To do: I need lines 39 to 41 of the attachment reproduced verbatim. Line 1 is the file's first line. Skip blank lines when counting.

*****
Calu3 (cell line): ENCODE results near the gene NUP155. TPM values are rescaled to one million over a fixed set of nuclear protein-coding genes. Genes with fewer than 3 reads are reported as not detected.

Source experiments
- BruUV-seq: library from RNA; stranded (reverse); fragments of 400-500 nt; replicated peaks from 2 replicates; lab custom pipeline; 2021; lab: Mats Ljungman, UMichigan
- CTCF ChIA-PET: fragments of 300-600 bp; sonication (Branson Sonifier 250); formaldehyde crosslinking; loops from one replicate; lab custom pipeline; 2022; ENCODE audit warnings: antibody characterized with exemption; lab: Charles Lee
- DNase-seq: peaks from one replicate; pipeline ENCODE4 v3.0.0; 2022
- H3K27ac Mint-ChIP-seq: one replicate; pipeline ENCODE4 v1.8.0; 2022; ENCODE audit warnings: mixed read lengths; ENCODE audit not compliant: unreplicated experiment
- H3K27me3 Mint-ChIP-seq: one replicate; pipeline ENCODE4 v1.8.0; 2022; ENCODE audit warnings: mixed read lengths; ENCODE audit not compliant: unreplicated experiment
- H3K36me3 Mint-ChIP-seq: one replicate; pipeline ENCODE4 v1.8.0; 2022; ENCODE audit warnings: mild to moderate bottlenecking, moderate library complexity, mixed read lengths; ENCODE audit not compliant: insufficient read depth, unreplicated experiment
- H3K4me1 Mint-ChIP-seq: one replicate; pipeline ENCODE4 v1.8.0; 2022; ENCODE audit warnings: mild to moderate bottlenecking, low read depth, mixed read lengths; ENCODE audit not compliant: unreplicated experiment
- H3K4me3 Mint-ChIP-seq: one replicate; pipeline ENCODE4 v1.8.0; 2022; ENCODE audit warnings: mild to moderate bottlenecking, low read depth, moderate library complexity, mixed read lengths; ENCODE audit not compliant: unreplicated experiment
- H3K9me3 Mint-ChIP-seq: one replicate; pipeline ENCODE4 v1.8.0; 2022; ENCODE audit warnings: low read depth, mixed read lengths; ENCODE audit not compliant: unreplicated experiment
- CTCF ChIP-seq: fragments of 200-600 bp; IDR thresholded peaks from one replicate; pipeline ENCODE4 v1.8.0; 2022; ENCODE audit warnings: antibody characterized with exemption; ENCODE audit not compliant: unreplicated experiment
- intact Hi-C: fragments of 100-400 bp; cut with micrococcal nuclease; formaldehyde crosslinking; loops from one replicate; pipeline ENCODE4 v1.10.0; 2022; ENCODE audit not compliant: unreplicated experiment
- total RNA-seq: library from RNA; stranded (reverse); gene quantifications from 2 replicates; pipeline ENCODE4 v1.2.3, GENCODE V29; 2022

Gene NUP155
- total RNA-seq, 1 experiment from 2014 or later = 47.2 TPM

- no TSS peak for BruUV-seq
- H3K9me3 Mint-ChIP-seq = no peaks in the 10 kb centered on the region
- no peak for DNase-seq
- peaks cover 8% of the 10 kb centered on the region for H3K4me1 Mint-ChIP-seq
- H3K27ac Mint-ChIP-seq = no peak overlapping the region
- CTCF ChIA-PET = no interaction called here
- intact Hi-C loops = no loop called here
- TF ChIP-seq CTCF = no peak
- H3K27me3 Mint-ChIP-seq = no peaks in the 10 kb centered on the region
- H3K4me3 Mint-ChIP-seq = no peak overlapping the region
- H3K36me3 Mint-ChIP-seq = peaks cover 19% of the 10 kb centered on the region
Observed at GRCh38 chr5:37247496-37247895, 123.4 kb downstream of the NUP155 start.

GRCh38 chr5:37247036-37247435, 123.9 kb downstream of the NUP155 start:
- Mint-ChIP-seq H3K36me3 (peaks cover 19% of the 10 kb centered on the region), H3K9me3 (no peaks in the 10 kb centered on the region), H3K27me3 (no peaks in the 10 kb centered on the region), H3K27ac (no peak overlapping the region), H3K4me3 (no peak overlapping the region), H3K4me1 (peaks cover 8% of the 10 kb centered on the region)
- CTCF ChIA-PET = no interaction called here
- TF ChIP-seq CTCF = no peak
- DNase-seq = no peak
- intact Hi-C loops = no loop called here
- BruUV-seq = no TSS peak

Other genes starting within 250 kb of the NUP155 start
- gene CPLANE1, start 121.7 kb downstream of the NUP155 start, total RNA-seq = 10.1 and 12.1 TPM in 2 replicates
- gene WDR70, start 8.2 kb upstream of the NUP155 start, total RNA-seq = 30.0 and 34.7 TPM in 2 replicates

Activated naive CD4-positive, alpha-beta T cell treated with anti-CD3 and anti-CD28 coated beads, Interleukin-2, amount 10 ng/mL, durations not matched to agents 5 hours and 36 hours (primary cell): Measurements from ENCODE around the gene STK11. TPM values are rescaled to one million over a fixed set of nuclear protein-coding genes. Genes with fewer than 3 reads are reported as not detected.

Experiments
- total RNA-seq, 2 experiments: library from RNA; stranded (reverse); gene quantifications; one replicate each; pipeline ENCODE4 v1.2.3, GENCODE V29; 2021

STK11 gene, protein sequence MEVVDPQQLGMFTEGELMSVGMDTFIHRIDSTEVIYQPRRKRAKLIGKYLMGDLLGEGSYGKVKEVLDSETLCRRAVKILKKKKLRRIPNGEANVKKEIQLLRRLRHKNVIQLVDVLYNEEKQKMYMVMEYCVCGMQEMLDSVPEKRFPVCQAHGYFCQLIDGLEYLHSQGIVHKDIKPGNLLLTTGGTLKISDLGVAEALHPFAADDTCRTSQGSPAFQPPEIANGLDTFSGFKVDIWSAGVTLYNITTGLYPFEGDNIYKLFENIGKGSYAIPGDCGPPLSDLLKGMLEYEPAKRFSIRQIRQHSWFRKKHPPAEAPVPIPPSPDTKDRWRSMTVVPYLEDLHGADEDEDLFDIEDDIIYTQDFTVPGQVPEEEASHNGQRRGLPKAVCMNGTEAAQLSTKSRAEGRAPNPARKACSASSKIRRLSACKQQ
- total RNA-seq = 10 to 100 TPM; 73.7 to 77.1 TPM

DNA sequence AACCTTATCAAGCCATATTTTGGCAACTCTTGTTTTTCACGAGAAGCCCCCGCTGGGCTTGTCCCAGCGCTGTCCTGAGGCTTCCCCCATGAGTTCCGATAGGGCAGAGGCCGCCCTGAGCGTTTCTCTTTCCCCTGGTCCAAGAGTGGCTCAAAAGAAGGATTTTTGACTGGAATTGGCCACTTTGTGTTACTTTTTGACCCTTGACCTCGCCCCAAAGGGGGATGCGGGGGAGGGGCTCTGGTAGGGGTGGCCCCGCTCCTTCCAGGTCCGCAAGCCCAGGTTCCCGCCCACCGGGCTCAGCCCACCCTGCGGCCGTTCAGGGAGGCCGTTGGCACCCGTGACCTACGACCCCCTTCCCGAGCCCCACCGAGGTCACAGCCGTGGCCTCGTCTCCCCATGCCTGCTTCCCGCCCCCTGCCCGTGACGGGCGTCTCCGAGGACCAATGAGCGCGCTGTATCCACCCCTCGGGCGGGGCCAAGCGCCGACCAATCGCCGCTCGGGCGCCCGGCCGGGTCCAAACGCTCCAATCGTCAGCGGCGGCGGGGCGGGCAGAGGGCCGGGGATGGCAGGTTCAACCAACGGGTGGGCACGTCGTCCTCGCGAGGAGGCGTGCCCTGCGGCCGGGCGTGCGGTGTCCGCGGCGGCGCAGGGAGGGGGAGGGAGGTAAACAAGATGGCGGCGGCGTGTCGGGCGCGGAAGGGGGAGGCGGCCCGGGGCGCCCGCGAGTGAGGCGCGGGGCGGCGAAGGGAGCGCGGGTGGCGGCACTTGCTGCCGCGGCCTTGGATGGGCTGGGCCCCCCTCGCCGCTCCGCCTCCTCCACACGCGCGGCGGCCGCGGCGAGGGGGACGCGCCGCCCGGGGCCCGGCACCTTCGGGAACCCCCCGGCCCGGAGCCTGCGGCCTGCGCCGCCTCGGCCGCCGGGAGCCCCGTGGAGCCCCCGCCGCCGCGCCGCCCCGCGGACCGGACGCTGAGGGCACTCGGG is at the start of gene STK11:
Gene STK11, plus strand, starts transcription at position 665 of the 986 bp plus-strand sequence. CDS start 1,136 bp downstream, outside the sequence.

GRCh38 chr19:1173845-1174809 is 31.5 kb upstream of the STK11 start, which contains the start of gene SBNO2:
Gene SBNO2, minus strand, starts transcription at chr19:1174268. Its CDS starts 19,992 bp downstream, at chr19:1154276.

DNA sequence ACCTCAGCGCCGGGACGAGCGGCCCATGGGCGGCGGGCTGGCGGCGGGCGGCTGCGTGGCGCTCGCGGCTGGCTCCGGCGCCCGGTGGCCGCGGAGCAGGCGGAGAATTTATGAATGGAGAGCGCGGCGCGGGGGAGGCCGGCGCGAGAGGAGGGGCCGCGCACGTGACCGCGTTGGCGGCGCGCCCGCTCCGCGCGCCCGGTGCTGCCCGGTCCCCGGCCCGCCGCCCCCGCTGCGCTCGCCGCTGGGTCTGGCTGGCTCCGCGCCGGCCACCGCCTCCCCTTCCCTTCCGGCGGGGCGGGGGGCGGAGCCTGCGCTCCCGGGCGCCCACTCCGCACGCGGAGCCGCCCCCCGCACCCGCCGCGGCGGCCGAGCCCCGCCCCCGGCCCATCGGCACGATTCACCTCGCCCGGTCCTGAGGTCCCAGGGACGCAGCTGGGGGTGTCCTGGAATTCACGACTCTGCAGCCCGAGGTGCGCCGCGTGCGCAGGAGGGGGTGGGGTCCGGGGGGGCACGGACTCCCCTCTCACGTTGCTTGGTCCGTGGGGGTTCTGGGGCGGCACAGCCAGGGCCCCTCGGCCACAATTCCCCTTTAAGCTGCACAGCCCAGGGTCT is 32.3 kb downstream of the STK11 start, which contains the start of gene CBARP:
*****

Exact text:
Activated naive CD4-positive, alpha-beta T cell treated with anti-CD3 and anti-CD28 coated beads, Interleukin-2, amount 10 ng/mL, durations not matched to agents 5 hours and 36 hours (primary cell): Measurements from ENCODE around the gene STK11. TPM values are rescaled to one million over a fixed set of nuclear protein-coding genes. Genes with fewer than 3 reads are reported as not detected.

Experiments
- total RNA-seq, 2 experiments: library from RNA; stranded (reverse); gene quantifications; one replicate each; pipeline ENCODE4 v1.2.3, GENCODE V29; 2021